04.09.2019 Unconscious Bias

How can you rid your unconscious bias?

Recently I touched on Unconscious Bias. And I’m going to bring it up again because it’s so important in recruitment.

As a recruiter, it’s something I’ve been aware of for a long time, and as a result, it’s been one of my greatest loathes for as long. But I can’t say I wasn’t even guilty of it myself. Because we all are, it’s human nature. We’re programmed to go with what we know. Most of us spend years building up a little database of knowledge in our heads––from our surroundings, our experiences and the people we have known. And as a result, we have formed these subtle little leanings toward certain people or experiences. These are our unconscious biases. 

Although I said most people have them and they’re nothing to be ashamed of, they really aren’t anything you want to hold onto either. In fact, for business owners, leaders and managers (and recruiters!) they can become your biggest enemy. You see what you are doing when you let your unconscious bias live on, usually unbeknownst to you, is narrowing your options and worse yet, narrowing your potential to grow and thrive in the real world.

Because, hello, the real world is not the one you’ve created in your head over the years, while comfortable, that world is too small to realise the myriad opportunities out there.

More specifically when it comes to recruiting, you could be, and most probably are, missing out on some great candidates simply because you’re narrowing your search too much.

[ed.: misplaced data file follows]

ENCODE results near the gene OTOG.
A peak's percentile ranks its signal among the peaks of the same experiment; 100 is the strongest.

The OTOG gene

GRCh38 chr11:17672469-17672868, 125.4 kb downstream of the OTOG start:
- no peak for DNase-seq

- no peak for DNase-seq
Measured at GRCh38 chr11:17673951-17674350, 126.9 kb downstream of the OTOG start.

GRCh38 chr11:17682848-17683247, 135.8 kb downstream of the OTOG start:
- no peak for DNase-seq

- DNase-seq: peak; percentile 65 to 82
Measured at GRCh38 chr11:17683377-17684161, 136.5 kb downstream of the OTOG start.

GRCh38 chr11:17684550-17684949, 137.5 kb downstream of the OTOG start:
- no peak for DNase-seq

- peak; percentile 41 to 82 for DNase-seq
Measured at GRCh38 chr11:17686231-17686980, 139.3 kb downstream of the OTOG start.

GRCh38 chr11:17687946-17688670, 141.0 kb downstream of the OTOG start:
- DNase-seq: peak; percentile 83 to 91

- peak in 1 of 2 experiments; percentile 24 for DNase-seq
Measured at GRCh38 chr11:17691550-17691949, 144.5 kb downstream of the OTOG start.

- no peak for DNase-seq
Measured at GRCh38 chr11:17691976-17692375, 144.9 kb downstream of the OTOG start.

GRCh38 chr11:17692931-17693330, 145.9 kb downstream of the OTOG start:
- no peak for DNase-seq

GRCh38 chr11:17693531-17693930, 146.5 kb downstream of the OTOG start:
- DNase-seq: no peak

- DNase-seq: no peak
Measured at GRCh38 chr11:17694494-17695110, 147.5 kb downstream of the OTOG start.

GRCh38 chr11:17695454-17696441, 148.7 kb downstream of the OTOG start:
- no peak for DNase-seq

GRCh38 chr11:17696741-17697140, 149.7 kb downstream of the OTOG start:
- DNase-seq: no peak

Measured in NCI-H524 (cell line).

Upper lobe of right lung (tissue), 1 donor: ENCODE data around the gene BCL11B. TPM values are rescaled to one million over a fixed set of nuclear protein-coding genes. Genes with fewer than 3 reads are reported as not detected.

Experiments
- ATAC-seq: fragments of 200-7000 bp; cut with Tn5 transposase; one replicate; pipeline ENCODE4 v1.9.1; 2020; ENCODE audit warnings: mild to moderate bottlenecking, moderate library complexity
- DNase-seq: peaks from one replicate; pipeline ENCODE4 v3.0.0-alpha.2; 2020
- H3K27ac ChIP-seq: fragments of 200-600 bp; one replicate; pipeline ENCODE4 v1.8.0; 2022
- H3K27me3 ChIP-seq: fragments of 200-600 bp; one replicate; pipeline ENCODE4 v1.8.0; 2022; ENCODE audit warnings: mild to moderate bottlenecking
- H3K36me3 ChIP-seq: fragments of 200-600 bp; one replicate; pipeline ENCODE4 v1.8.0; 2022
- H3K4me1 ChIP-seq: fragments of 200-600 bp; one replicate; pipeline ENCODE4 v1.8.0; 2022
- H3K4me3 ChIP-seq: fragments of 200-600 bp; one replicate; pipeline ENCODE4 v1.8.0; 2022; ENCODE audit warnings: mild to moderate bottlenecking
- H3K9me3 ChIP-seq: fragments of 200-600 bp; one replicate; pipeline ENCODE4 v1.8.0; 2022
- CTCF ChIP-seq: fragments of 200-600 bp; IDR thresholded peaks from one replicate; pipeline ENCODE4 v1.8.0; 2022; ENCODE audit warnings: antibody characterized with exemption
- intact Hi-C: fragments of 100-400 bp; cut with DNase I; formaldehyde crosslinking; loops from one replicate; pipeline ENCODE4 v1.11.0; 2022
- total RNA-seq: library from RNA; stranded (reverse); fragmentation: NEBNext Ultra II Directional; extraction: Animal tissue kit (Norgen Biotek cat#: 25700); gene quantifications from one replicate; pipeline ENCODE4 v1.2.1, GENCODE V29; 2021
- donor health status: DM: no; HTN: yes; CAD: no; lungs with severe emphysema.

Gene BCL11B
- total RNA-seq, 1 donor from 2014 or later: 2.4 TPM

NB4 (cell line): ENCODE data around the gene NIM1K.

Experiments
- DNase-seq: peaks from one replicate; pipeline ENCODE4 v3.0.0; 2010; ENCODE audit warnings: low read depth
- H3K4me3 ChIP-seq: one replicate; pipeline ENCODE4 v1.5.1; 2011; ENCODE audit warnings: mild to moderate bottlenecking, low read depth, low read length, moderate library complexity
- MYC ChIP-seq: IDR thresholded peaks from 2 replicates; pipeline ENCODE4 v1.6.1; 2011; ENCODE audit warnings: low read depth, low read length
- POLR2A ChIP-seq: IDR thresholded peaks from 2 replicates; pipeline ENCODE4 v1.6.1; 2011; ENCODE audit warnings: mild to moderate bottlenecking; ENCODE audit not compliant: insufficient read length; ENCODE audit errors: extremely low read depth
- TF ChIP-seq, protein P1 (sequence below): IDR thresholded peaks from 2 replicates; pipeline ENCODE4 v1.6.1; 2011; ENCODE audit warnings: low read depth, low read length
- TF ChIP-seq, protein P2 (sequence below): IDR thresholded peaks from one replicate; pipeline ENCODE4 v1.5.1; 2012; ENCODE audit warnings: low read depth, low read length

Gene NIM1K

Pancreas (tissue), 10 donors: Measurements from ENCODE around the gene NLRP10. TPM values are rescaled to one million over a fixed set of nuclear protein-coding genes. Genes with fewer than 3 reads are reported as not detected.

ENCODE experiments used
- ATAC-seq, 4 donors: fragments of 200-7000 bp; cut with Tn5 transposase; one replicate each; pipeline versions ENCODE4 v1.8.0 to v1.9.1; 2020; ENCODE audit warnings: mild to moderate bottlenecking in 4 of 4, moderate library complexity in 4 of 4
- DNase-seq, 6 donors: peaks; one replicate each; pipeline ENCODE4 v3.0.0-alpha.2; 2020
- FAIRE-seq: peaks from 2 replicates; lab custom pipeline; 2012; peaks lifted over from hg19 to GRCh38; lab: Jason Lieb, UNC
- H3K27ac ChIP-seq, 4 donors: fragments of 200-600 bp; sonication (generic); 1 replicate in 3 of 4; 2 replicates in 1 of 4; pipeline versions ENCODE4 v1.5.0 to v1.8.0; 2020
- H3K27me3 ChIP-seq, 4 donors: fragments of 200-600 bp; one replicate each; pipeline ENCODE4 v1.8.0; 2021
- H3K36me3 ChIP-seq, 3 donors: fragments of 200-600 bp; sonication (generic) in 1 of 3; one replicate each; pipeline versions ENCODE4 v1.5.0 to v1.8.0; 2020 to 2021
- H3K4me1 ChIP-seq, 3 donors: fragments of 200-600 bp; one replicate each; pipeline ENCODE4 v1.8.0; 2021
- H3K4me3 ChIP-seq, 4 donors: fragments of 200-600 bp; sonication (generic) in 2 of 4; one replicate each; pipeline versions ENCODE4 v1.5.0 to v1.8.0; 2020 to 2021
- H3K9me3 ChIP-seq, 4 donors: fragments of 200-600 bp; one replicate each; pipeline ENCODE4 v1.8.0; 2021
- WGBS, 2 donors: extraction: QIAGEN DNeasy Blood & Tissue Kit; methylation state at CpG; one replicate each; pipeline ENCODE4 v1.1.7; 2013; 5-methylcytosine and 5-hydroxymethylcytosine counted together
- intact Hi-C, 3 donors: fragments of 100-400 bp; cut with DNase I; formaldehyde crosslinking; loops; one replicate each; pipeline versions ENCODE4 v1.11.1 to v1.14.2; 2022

A recent paper studying implicit bias, another term for unconscious bias, looked more specifically at the detrimental effects of unconscious bias on gender equality.

“A focus on implicit bias ultimately obscures the many interconnecting layers of gender inequity and hampers opportunities for meaningful and lasting change.”

Gender equality is a huge one, but there are many types of biases at play when you’re not attuned to your unconscious, such as cultural, racial, social and, as I spoke of in my recent video, even age-based!

Again, it’s not really something you have any control over––unless you become aware of it and are ready to change. In saying that, now that you’re aware of your unconscious bias, I’d like to give you a few pointers on just how to overcome them. Trust me, it will open your world up and your business will benefit.


How to de-rail your unconscious bias…

  1.     Be mindful.

In order to recognise and derail any unconscious bias, you need to slow all your processes down. Never hire or make important recruitment decisions in a hurry. Be very aware of all of your options and question your own quick decisions. Recognise where your biases may be leaning to and remain conscious of that when making decisions.

  1.     Expose yourself.

Once you’ve recognised your biases and are being true to yourself, you need to begin to break down those leanings. To do this, seek out and expose yourself to the opposite of the stereotypes you have moulded yourself around.  For instance, if you have a tendency to automatically think certain genders are better at certain roles, seek out several examples of the opposite, so you can start to even out your biases.

  1.     See the person, not the idea.

Start to look deeper into people. Take the time to look beyond your own initial evaluation––which is most likely your unconscious bias and give them merit-based on evidence they are presenting not your own biased expectations. This should be an easy one if you’ve begun to practice the above two points!

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